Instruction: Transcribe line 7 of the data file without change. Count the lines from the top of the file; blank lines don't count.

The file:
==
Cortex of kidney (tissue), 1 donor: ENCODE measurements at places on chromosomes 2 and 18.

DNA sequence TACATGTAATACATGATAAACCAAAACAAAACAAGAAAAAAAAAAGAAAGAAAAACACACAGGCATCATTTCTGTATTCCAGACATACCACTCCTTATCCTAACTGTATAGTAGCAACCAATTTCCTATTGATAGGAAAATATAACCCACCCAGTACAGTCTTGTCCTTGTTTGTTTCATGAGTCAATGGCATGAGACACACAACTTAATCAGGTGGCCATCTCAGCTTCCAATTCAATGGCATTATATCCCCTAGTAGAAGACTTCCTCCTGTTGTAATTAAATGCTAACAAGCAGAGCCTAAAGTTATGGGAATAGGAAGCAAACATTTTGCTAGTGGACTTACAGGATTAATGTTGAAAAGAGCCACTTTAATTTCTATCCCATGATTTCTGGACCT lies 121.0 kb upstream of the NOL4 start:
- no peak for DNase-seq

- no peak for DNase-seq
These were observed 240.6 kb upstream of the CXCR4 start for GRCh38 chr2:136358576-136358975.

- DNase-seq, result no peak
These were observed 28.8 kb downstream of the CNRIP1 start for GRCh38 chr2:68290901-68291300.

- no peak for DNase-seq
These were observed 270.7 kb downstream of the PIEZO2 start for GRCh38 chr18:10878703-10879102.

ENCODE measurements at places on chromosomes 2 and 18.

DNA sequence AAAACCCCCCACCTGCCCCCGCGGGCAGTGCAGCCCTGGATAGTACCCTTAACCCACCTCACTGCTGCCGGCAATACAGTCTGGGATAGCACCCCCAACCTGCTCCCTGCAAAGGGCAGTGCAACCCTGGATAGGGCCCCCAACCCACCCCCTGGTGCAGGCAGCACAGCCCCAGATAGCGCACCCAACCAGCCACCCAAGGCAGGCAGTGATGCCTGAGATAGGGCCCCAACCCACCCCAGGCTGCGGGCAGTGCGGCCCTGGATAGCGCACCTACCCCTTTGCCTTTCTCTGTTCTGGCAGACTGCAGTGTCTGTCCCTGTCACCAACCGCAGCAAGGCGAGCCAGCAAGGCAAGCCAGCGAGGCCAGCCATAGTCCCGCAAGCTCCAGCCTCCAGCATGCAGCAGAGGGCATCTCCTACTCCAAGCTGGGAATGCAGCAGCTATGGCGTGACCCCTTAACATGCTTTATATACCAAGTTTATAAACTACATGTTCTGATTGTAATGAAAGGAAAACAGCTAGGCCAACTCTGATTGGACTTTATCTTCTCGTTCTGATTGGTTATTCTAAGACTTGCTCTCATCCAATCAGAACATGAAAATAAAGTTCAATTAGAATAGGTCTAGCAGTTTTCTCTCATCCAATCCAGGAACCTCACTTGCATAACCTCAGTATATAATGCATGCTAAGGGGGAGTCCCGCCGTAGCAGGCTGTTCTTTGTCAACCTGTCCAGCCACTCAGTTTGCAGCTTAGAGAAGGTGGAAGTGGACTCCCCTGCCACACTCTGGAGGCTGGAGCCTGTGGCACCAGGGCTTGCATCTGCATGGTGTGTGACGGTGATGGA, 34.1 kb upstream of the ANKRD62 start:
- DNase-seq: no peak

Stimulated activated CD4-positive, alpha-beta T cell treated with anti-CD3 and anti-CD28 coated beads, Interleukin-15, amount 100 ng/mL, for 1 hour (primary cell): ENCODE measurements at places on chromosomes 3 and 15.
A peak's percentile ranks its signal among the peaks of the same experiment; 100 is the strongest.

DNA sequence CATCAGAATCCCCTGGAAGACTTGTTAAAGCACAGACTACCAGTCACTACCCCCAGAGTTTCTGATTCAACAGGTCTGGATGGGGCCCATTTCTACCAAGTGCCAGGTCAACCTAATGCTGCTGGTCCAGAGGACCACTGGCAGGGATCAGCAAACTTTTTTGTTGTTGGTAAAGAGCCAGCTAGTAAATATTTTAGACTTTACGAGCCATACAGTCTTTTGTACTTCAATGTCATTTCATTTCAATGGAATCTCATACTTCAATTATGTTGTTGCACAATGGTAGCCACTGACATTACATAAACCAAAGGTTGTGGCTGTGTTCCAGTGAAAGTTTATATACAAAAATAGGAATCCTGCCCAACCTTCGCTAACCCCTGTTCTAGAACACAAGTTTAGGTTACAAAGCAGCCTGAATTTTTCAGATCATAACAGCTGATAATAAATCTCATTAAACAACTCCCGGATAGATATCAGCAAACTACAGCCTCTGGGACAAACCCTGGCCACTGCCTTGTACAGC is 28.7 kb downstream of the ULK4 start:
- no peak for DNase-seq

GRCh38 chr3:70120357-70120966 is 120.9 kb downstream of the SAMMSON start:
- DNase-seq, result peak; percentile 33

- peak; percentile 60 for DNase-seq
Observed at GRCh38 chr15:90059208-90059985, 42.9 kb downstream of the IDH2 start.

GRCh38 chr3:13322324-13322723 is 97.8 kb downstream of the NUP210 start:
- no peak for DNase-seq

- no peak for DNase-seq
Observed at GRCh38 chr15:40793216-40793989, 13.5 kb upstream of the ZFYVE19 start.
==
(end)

These were observed 28.8 kb downstream of the CNRIP1 start for GRCh38 chr2:68290901-68291300.